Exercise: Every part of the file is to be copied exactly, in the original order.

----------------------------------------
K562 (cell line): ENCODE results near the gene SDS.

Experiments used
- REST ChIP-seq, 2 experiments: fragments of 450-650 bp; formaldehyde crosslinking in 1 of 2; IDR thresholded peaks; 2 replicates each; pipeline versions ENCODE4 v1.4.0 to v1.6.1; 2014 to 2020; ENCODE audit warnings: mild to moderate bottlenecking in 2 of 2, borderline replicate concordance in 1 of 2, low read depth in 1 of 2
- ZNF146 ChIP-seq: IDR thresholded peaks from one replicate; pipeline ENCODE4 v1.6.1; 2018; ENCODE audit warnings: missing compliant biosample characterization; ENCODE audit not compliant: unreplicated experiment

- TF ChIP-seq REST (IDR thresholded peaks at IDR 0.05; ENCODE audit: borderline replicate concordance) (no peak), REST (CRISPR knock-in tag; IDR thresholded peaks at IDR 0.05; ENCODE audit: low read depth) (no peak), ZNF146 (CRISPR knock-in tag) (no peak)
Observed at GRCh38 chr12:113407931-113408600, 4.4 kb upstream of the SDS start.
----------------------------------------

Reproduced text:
K562 (cell line): ENCODE results near the gene SDS.

Experiments used
- REST ChIP-seq, 2 experiments: fragments of 450-650 bp; formaldehyde crosslinking in 1 of 2; IDR thresholded peaks; 2 replicates each; pipeline versions ENCODE4 v1.4.0 to v1.6.1; 2014 to 2020; ENCODE audit warnings: mild to moderate bottlenecking in 2 of 2, borderline replicate concordance in 1 of 2, low read depth in 1 of 2
- ZNF146 ChIP-seq: IDR thresholded peaks from one replicate; pipeline ENCODE4 v1.6.1; 2018; ENCODE audit warnings: missing compliant biosample characterization; ENCODE audit not compliant: unreplicated experiment

- TF ChIP-seq REST (IDR thresholded peaks at IDR 0.05; ENCODE audit: borderline replicate concordance) (no peak), REST (CRISPR knock-in tag; IDR thresholded peaks at IDR 0.05; ENCODE audit: low read depth) (no peak), ZNF146 (CRISPR knock-in tag) (no peak)
Observed at GRCh38 chr12:113407931-113408600, 4.4 kb upstream of the SDS start.